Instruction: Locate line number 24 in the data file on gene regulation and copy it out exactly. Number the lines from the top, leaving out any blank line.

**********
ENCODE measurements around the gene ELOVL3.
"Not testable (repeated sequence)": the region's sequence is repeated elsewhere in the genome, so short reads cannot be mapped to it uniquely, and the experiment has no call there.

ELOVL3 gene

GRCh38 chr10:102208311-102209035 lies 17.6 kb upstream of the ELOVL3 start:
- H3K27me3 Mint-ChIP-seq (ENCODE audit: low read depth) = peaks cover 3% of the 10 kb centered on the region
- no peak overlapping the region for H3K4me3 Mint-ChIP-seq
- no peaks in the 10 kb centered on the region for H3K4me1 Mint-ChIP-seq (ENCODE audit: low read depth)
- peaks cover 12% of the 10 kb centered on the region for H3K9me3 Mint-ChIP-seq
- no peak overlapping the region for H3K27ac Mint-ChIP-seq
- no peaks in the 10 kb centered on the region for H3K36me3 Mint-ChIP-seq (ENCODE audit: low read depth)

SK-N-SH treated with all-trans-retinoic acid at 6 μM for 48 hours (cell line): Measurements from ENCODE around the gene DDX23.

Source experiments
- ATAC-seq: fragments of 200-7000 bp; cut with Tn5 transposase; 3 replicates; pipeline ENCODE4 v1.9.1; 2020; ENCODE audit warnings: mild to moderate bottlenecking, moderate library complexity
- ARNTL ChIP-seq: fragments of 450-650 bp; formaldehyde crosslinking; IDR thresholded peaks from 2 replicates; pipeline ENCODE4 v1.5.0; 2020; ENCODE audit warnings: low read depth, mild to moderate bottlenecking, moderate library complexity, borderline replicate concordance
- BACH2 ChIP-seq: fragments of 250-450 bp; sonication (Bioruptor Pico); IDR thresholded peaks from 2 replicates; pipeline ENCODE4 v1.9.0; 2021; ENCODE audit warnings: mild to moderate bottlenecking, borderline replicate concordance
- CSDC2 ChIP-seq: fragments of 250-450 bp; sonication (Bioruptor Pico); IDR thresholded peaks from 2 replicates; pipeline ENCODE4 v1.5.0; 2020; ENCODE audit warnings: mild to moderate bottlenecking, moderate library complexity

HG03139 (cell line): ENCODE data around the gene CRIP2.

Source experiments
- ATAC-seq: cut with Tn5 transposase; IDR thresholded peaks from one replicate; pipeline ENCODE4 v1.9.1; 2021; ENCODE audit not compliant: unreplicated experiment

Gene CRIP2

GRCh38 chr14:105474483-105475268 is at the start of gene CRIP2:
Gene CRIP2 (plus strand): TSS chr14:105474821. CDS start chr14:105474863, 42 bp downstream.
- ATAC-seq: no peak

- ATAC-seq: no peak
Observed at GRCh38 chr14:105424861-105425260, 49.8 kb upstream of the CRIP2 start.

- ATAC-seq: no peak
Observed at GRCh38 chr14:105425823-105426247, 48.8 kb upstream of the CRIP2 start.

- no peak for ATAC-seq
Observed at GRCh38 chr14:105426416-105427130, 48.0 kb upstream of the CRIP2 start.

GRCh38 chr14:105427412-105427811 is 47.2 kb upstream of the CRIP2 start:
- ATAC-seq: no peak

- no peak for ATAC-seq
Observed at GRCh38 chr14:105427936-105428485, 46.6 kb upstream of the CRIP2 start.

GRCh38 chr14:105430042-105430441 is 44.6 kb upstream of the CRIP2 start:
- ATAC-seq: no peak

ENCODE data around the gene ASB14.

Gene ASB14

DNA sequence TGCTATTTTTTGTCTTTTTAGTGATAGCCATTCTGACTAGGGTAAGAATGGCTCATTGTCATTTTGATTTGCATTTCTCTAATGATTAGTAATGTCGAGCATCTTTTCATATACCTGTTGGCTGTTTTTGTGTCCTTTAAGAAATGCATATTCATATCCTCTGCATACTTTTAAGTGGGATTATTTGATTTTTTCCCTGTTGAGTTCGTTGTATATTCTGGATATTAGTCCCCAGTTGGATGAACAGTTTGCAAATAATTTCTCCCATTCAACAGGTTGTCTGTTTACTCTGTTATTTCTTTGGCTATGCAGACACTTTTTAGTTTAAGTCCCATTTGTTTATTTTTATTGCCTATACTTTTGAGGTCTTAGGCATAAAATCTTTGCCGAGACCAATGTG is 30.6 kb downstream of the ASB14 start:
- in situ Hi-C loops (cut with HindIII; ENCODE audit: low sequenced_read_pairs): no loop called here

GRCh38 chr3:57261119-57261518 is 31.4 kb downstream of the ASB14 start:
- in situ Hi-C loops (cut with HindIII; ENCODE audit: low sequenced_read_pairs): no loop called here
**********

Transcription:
- ATAC-seq: no peak